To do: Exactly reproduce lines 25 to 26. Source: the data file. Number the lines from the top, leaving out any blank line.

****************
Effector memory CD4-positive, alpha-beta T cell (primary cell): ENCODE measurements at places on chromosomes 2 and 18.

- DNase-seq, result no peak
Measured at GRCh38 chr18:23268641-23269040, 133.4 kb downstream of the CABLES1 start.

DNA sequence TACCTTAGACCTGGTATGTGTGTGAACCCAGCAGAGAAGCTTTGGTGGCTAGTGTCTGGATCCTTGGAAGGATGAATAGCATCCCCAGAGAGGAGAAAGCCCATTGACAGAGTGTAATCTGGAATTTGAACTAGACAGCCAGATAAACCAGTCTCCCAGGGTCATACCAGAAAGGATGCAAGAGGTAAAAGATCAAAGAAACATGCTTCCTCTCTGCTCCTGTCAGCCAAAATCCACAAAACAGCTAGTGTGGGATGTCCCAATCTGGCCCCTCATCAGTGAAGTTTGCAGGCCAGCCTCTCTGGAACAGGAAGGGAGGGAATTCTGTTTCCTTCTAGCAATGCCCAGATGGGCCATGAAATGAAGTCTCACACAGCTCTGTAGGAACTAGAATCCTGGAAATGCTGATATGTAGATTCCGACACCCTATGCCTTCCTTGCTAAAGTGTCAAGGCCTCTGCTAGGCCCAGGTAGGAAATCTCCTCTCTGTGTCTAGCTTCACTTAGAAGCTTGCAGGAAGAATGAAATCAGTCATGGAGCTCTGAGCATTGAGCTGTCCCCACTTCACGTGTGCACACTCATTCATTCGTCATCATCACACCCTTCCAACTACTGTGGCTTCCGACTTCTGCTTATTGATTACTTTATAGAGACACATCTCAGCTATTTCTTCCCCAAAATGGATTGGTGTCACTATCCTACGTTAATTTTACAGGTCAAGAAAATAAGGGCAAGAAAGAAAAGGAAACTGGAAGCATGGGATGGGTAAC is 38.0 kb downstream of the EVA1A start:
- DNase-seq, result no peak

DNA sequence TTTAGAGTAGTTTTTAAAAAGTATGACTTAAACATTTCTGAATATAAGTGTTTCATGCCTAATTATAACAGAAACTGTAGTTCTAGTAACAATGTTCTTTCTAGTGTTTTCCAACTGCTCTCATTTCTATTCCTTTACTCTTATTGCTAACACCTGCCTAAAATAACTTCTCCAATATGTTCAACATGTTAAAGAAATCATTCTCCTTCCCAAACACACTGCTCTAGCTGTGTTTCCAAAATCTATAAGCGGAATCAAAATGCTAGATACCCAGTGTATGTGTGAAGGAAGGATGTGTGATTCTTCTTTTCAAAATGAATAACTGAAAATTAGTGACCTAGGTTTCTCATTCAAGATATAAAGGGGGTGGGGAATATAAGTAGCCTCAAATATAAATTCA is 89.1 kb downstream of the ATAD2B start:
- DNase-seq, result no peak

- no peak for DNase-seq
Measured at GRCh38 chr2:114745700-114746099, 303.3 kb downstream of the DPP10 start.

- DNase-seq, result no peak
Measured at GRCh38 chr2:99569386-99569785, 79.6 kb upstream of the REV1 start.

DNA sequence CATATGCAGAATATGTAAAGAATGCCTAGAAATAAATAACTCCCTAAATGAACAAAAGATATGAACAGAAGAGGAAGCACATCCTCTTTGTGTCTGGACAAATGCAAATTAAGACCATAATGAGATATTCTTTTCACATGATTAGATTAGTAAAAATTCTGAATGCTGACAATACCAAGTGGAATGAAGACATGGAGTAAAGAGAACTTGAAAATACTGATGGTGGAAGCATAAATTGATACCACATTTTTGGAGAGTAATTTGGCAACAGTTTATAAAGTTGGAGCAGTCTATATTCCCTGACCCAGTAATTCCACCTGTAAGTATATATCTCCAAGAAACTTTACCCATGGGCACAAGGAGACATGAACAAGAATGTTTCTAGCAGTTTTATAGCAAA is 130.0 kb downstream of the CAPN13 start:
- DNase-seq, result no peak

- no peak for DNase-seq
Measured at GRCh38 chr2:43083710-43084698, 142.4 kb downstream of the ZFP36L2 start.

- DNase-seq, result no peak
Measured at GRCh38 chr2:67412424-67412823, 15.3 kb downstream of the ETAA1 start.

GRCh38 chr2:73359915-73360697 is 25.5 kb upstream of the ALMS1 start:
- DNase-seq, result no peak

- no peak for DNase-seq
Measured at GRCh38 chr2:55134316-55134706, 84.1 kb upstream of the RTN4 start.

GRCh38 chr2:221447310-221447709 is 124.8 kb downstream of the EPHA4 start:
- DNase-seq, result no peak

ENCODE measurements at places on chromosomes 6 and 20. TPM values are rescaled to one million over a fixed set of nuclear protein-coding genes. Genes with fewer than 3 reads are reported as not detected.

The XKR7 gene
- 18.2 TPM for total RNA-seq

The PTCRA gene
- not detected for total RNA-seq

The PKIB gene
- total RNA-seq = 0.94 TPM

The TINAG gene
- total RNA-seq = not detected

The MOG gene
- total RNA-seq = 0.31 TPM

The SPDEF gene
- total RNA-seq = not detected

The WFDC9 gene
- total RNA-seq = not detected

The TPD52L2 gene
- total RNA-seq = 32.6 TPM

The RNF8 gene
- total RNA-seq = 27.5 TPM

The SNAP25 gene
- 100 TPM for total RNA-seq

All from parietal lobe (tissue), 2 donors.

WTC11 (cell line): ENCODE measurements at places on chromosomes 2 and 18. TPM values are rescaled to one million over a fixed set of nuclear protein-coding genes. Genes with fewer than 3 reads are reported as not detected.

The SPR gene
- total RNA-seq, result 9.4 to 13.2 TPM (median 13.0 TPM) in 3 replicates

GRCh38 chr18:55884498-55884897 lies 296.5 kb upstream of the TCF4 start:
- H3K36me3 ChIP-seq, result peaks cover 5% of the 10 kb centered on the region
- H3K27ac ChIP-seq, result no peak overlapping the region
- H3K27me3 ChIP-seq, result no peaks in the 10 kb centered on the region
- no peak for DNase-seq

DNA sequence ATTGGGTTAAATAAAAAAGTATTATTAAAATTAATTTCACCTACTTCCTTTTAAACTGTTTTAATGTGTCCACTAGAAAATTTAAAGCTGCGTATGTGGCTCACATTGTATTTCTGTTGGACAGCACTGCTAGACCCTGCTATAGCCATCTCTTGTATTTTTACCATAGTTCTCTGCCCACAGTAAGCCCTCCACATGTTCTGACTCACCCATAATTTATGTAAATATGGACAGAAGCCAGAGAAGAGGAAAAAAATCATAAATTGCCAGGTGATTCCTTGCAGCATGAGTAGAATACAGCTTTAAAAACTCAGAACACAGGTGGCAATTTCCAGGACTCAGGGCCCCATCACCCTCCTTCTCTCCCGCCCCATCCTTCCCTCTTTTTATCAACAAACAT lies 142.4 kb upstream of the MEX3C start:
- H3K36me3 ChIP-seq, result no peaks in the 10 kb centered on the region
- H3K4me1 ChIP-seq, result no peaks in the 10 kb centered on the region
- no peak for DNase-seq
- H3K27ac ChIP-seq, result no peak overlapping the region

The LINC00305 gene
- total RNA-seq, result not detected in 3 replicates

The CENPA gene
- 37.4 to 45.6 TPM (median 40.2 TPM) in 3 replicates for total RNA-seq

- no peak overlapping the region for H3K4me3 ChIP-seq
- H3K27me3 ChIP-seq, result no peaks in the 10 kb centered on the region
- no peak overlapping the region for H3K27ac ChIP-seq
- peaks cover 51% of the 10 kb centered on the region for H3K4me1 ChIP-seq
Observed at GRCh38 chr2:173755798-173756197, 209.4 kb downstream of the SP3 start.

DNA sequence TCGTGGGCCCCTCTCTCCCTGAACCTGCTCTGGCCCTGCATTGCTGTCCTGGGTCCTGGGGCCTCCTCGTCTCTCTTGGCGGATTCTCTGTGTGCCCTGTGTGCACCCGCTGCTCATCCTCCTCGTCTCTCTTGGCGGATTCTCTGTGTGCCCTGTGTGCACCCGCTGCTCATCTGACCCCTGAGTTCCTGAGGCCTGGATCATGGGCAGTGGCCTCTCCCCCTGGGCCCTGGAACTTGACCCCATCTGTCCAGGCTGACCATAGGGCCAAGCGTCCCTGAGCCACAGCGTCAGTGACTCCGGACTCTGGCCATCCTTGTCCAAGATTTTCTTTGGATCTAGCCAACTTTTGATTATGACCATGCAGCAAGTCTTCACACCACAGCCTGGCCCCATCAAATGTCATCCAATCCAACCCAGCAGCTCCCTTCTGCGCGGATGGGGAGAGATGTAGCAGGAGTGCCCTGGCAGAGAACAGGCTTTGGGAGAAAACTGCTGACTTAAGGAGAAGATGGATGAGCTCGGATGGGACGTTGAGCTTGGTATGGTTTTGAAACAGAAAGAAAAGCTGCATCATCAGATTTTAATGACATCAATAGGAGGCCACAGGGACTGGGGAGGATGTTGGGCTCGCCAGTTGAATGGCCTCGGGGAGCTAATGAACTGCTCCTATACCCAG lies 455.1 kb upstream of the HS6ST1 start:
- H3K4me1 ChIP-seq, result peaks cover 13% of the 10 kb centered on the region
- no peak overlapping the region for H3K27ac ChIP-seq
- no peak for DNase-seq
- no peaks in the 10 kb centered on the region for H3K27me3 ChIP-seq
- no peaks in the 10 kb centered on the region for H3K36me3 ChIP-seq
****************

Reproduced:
The XKR7 gene
- 18.2 TPM for total RNA-seq